2021 Human Rights Center Fellows
This year, the HRC is hosting twenty fellows working with high-impact organizations to defend rights related to refugees, immigrants, housing, gendered violence, racial discrimination, disabilities, environmental advocacy, and many more important issues pertaining to human rights.
Monroe County Public Defender's Office
Courtney Ashraf is a Human Rights Center Fellow interning with the Monroe County Public Defender's Office in Rochester, NY. Before attending UMN Law, she completed an M.A. in Gender and Sexuality Studies at the University at Buffalo. Her Master’s thesis, “A Posthumanist Challenge to Mass Incarceration,” explored the cultural and theoretical underpinnings of the American willingness to tolerate the highest rates of imprisonment in the world. Courtney also serves on the Board of the Friends of Allegany Arc, an organization that provides funding and support for people with disabilities. Courtney is interested in criminal defense, as well as studying the systemic social refusal to adequately address problems in the equitable distribution of resources and security.
Global Rights Compliance
Anna Bachan is a rising 2L at the University of Minnesota Law School and holds a Bachelor’s Degree in International Politics, Human Rights, and Development from New York University. Anna’s main areas of interest include international human rights, business and human rights and the intersection of international migration, labor and human rights law, and corporate responsibility. As a current Human Rights Center Fellow, she will be working with Global Rights Compliance, an international legal advisory organization based in The Hague, that aims to address compliance issues within the area of international human rights and humanitarian law. Her internship will focus mostly on GRC’s Business and Human Rights Initiative and International Human Rights Advisory Program. Anna will contribute to these programs by conducting legal research, writing legal memoranda, and assisting draft and submit formal complaints to international judicial mechanisms such as the International Criminal Court.
Office of the High Commissioner of Human Rights at the United Nations
Verónica is a Colombian Lawyer and Master of Human Rights student at the University of Minnesota. She concentrates on International Law, Advocacy, and Civic Space, particularly in economic, social, and cultural rights and human rights approaches to poverty, inequality, development, and gender. She has worked in projects related to the impacts of COVID-19 on the UN 2030 Agenda for Sustainable Development, rural communities affected by extractive development in Colombia, and their rights to land, food, water, and participation, and Protection Networks for supporting human rights defenders’ security. Before coming to the University of Minnesota, Verónica worked as a researcher on armed conflict, human rights violations, and symbolic reparations in Colombia. As a Human Rights Center Fellow, she will work as an intern at the Office of High Commissioner for Human Rights in the Development and Economic and Social Issues Branch for their Social Justice Program, Advocacy, and Outreach on ESCR, SDGs, and Right to Development team. Veronica will support different projects that seek for the justiciability of ESCR and the effectiveness of the Human Rights Council recommendations in their Universal Periodic Review by developing a methodology to make the UPR recommendations closer to the UN Country Teams.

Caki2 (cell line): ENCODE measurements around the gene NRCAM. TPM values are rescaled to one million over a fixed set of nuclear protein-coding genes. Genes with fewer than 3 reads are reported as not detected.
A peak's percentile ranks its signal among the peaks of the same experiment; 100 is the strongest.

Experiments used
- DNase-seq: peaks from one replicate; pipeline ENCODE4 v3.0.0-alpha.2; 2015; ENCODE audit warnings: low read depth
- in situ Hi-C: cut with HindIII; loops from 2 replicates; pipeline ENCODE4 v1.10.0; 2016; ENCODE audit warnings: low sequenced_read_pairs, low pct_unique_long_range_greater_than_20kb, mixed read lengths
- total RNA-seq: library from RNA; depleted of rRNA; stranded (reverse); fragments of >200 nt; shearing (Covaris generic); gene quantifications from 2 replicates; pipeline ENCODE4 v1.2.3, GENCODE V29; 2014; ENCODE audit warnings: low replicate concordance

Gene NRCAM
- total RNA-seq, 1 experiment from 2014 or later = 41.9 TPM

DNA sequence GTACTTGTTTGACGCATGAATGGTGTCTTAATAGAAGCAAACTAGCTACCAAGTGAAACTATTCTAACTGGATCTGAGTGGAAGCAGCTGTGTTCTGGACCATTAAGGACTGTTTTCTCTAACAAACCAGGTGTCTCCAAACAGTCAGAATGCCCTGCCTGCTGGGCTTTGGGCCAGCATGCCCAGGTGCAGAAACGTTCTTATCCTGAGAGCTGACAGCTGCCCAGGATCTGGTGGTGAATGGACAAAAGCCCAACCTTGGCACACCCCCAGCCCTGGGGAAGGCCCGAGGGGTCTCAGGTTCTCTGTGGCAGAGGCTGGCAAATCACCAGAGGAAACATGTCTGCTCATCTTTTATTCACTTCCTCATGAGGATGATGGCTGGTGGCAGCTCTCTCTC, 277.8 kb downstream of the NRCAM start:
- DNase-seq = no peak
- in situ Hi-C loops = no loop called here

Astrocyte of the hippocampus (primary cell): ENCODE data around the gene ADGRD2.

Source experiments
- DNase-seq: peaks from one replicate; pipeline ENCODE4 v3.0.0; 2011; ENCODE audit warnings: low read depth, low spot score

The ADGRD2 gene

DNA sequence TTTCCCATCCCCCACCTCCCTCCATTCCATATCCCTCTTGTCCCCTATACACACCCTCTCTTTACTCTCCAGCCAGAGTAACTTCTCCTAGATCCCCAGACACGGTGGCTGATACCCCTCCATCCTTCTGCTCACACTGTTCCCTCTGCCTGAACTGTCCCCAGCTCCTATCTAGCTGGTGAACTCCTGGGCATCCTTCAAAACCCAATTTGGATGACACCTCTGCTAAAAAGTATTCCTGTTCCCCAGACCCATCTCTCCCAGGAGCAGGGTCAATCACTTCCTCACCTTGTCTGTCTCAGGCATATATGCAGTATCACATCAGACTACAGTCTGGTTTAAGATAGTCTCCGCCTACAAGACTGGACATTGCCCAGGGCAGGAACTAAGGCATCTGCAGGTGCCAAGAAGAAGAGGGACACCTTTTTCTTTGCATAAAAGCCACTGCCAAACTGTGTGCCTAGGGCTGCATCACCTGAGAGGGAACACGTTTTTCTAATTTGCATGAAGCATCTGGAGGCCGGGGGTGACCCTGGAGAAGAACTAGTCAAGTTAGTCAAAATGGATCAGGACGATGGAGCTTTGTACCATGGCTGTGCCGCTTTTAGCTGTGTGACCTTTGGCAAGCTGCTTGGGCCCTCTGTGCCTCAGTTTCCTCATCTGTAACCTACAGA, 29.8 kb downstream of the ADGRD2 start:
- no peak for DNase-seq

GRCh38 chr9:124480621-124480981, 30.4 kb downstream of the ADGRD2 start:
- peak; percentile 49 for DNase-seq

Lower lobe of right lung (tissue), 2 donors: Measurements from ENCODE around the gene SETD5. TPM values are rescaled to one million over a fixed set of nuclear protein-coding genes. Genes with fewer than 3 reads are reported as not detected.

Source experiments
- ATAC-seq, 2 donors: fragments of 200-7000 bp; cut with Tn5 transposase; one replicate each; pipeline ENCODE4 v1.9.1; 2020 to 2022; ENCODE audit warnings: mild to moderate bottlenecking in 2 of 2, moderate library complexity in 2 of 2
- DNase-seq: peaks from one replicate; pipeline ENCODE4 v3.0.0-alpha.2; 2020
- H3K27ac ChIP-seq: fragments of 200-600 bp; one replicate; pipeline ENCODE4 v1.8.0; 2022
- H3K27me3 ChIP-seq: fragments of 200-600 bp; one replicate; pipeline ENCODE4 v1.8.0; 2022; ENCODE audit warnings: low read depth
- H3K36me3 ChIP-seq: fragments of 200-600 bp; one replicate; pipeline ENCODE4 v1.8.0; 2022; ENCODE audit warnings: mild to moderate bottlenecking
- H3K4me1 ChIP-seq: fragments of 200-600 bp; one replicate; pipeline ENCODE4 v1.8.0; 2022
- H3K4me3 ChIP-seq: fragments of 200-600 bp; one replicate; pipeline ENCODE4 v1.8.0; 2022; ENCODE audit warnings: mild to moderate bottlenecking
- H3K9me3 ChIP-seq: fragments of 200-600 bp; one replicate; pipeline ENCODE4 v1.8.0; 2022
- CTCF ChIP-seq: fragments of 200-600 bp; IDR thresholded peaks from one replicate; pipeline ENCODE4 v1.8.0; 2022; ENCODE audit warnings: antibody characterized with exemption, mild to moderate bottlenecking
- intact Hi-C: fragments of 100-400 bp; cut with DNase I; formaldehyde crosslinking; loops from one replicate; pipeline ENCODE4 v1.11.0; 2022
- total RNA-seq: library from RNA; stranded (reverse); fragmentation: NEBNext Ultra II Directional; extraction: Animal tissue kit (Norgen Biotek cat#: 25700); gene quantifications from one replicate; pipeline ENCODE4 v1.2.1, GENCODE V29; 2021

Sydney is a rising 3L who has grown her passion for human rights during law school. At the Indian Child Welfare Act Clinic, Sydney provides direct legal representation to Indigenous families for child custody litigation. She looks forward to being the student director during her 3L year. Sydney is the 3L President of the Women’s Law Student Association where she promotes intersectional justice and equality within the Law School. Along with that, Sydney volunteers at WATCH monitoring cases involving women and children to improve the judicial system's response to violently abused individuals. During her 1L summer, Sydney worked at the Center for Disability and Elder Law in Chicago. There, she served low income, elderly, and disabled individuals through pro bono representation for a variety of civil matters. This summer, Sydney is thrilled to combine her passion for human rights and criminal legal reform through her work at Restore Justice. Restore Justice is a non-profit organization dedicated to ending the sentencing of children to "life without parole" in Illinois by helping the Illinois General Assembly enact policy based on principled legal analysis, guidance from the Supreme Court, and international law. Sydney will identify legal and legislative methods to address extreme sentencing of children and communicate those policy goals to the public.